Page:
Bird Dogging

birddoggingWhat is "Bird-Dogging" & How to Do It

bird-dog also bird·dog (bûrddôg, -dg)
v. bird-dogged, bird-dog·ging, bird-dogs Informal
To follow a subject of interest, such as a person or trend, with persistent attention.


Your member of Congress spends much of his or her time in their home district. They often meet with constituents and special interest groups, or hold community open houses, town halls or when running for re-election candidate forums for the public.

Going to an event where your member of Congress is speaking and asking questions is an excellent way to thank your member in public, call them to action on a particular issue or ask them to take a leadership role on one of our issues. Using our Thank-N-Spank lobbying tools can add an effective element of theater and humor to your actions

The media is often at these events and covers the questions asked of the member. A prop like this is often a nice way to focus ones request, symbolize ones sentiments, and provide the press with a photo or soundbite. This media coverage will help influence your member of Congress, educate the community in the room and have it covered by a local paper "a super triple whammy!"

Here are some tips for ensuring your success in delivering your message clearly and amplifying your action beyond the event.

Tips on Attending a Town Hall or Candidate Forum:


1. Do your homework.

a. Find out from the local office when and where your representative or senator will be speaking or holding a candidate forum.

2. Prepare questions ahead of time. Rehearse reading the question or comment. (Spine "Thank You" or Spineless Citation text.)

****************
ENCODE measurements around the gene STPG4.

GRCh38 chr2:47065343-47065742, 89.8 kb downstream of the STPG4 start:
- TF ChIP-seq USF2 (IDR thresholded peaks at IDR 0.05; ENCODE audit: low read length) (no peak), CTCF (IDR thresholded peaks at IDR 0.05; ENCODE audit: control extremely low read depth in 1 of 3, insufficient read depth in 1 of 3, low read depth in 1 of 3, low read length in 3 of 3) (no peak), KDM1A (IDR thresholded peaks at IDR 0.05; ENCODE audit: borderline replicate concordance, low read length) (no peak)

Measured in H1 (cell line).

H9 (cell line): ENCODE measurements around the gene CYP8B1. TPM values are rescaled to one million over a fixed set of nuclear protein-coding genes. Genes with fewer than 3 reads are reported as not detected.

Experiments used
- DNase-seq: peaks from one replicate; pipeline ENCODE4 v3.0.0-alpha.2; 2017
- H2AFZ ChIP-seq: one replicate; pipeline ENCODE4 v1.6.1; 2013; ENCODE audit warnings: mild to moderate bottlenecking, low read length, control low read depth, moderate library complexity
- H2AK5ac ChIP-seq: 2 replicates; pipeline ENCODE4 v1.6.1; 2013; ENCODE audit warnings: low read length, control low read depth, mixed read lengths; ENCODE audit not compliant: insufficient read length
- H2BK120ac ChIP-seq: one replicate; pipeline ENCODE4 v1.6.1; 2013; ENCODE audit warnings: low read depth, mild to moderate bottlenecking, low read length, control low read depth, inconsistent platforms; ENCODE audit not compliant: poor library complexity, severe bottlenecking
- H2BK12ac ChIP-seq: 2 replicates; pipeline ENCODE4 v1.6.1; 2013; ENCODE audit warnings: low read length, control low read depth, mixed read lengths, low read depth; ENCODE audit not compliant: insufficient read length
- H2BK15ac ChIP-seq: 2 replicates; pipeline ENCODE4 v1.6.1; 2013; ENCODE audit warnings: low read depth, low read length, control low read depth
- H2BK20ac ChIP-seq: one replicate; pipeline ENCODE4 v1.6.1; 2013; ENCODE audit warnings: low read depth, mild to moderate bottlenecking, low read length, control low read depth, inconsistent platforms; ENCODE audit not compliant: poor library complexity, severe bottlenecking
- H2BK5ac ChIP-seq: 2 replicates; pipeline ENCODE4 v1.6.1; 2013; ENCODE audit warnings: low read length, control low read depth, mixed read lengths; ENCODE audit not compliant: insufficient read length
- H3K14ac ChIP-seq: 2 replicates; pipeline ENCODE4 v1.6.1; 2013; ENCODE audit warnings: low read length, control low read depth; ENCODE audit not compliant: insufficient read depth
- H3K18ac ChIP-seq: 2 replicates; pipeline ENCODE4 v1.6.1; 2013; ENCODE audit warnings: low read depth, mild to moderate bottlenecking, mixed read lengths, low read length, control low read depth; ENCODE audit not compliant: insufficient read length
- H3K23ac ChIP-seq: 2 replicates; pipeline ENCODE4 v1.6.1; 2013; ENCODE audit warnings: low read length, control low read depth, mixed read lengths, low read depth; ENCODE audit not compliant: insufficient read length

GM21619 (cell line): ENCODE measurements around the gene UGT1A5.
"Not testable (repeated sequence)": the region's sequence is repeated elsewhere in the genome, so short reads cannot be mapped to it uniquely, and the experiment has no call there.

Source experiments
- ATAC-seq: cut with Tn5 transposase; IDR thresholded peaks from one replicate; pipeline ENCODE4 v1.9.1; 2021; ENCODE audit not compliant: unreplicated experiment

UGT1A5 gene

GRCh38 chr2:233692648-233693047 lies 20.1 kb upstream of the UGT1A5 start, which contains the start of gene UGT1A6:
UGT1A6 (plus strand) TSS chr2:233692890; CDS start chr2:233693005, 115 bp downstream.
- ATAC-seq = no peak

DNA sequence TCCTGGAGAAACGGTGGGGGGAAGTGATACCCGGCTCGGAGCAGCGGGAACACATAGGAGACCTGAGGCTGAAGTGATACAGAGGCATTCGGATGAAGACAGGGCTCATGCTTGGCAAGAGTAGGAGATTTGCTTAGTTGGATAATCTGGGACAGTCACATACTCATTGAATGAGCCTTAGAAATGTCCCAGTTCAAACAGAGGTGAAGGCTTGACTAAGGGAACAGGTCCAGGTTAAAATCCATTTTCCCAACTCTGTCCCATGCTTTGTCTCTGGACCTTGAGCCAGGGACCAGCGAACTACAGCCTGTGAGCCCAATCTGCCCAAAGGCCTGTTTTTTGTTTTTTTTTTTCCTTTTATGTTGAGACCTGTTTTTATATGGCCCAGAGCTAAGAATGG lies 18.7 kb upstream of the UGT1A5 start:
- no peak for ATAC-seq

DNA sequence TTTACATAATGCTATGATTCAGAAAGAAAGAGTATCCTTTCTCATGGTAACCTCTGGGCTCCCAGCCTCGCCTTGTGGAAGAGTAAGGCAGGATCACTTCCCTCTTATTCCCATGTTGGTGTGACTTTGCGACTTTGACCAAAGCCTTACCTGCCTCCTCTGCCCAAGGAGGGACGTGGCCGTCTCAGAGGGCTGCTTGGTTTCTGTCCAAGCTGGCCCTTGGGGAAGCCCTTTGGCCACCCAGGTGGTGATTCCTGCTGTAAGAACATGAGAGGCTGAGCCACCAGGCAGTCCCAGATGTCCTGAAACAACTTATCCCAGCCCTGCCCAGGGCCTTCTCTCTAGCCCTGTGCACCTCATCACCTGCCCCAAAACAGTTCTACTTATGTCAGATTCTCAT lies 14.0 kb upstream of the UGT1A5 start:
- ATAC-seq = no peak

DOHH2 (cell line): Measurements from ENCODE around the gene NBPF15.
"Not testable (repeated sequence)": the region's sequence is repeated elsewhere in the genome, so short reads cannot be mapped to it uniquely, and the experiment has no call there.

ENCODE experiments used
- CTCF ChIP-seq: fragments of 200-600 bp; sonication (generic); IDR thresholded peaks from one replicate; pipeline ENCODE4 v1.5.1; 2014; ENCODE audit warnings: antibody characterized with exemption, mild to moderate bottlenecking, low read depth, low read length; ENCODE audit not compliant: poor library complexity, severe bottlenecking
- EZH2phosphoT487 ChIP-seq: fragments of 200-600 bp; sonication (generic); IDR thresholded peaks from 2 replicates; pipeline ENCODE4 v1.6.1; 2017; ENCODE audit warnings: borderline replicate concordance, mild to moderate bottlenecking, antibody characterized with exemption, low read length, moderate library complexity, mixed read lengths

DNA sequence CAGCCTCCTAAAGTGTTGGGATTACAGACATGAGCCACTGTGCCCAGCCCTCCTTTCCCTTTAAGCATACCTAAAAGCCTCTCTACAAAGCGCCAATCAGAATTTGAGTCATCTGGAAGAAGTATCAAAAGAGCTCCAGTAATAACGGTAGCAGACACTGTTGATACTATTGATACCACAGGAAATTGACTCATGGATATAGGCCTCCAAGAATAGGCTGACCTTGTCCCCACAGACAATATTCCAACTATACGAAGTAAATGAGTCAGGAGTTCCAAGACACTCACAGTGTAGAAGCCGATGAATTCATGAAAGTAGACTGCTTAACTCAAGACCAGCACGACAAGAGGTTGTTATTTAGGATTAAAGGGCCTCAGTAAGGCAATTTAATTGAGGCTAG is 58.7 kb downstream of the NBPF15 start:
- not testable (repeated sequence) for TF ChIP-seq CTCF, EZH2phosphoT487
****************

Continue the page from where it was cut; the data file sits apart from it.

a. Use the EPIC format (engage them, state the problem, illustrate the solution, call them to action) to craft your questions.

b. Be confident, considerate and persistent about getting an answer to your question.

3. Get familiar with your Congressman or the other candidates if applicable.

a. You can find info on current representatives or senators at: or

b. You can ask for a bio and background on candidates at their campaign headquarters.

4. Work in teams.

a. Sit in different areas of the room to maximize your impact - or - go in costume as a Backbone Patrol, or other attention getting garb.

b. Designate a note taker to jot down all info and promises made by the Congressperson.

c. Designate a videographer, as You-Tube, Google video and other methods are an excellent way to amplify your message. Sometimes the Backbone Campaign can help you distribute your footage as well, so be sure to share pictures and video from actions you take.

d. Seek out media after the meeting to talk about our issues if they were not covered.

e. Seek out the candidates after the meeting to introduce yourself and follow up on your question, or ask it if you were not able to ask the question during the meeting.

f. Leave the event with a clear plan to follow up with their staff.

5. Stay on message.

a. Don't get distracted or angry if your question is blown over. Be forceful in repeating the question and asking for an appropriate response.